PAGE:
The challenge to California’s Prop 8 could be coming to a television near you.
Ted Olson and David Boies, who represented Bush and Gore, respectively, in that little known Suprme Court battle, have teamed up to challenge the constituionality of Prop 8, California’s amendment prohibiting gay marriage.
Earlier this month, U.S. District Judge Vaughn Walker refused to dismiss the case, called Perry v. Schwarzenegger.
The WSJ Law Blog has background of that October 14 hearing here. And today, Adam Liptak details the case in his Sidebar article, discussing the concerns of some gay marriage proponents that a Constitutional-based article is ahead of its time.
NYT: The suit, filed in May by Theodore B. Olson and David Boies, made the bold claim that California’s voters violated the federal Constitution last year when they overrode a decision of the state’s Supreme Court allowing same-sex marriages.
The suit was, gay rights advocates said then, the wrong claim in the wrong court in the wrong state at the wrong time. There was wariness about Mr. Olson, a former solicitor general in the Bush administration, and there was frustration about what some viewed as his meddling in a carefully plotted and methodical strategy focused on state-by-state litigation and lobbying.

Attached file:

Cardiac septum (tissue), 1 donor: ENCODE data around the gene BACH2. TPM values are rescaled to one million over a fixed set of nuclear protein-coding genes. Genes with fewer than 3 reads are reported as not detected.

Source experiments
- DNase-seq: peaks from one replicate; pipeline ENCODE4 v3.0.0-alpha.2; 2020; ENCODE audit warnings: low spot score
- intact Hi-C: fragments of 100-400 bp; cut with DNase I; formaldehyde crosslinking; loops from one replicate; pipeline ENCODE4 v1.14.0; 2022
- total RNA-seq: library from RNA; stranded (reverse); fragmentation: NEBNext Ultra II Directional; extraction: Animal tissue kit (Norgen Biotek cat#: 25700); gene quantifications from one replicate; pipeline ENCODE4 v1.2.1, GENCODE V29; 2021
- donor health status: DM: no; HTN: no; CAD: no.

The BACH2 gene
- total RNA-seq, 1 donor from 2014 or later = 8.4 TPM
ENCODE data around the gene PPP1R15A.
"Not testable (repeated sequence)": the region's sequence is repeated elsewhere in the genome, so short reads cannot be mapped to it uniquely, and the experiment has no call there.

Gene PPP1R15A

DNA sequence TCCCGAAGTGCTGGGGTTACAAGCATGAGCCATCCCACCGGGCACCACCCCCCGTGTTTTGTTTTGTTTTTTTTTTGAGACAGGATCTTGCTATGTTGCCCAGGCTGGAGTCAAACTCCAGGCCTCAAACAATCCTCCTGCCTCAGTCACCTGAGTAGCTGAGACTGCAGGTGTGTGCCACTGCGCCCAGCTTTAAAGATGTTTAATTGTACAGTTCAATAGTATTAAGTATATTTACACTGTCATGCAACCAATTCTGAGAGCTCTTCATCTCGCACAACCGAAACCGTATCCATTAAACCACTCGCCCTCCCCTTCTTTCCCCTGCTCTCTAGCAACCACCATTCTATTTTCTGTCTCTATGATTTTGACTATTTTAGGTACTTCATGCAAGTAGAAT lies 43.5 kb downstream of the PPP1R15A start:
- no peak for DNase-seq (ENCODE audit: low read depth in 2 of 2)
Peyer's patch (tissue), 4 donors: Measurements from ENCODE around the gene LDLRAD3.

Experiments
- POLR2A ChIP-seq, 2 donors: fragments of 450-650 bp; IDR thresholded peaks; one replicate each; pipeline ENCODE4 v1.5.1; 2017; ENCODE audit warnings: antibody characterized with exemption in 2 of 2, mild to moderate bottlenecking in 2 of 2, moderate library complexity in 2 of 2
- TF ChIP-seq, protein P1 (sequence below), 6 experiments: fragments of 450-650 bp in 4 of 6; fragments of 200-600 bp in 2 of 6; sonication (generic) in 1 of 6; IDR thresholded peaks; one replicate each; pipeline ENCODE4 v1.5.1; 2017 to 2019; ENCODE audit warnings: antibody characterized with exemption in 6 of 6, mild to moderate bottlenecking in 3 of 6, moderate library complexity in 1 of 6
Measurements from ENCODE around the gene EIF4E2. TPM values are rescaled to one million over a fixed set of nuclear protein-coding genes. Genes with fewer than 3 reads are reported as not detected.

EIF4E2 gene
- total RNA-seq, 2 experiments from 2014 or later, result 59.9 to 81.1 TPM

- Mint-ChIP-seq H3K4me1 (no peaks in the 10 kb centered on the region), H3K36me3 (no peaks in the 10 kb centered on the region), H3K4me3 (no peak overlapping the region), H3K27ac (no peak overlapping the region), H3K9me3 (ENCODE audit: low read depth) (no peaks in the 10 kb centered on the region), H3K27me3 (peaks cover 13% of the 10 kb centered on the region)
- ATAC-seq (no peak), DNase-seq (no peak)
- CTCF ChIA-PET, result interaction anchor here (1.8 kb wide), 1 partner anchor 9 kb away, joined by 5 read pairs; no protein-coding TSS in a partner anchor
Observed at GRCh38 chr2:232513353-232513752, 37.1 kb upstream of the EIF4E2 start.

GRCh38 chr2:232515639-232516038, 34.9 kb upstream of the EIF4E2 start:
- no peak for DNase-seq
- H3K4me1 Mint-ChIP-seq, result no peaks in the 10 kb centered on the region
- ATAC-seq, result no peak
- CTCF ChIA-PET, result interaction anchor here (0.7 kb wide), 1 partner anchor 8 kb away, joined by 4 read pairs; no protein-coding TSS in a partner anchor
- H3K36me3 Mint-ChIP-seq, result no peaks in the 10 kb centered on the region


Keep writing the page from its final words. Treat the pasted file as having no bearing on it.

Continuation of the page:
Those objections are waning. The ship has sailed, said Kenji Yoshino, a law professor at New York University, and gay rights advocates “need to focus on getting it to the right destination.” He added that Judge Walker’s refusal to dismiss the case “was a major victory for Olson and Boies.”
Liptak also notes the judge has “hinted” that he may allow cameras in the courtroom for the trial, which would be an extremely rare move, especially in federal court.
If the trial is as interesting as some of the exchanges so far, we’re in for a treat. When the attorney in favour of the ban, Charles Cooper, suggested the government should be opposed to gay marriage in order to promote “naturally procreative sexual activity” and “enduring unions,” the judge, Liptak said, appeared puzzled.
The last marriage that I performed,” Judge Vaughn responded, “involved a groom who was 95 and the bride was 83. I did not demand that they prove that they intended to engage in procreative activity. Now, was I missing something?”
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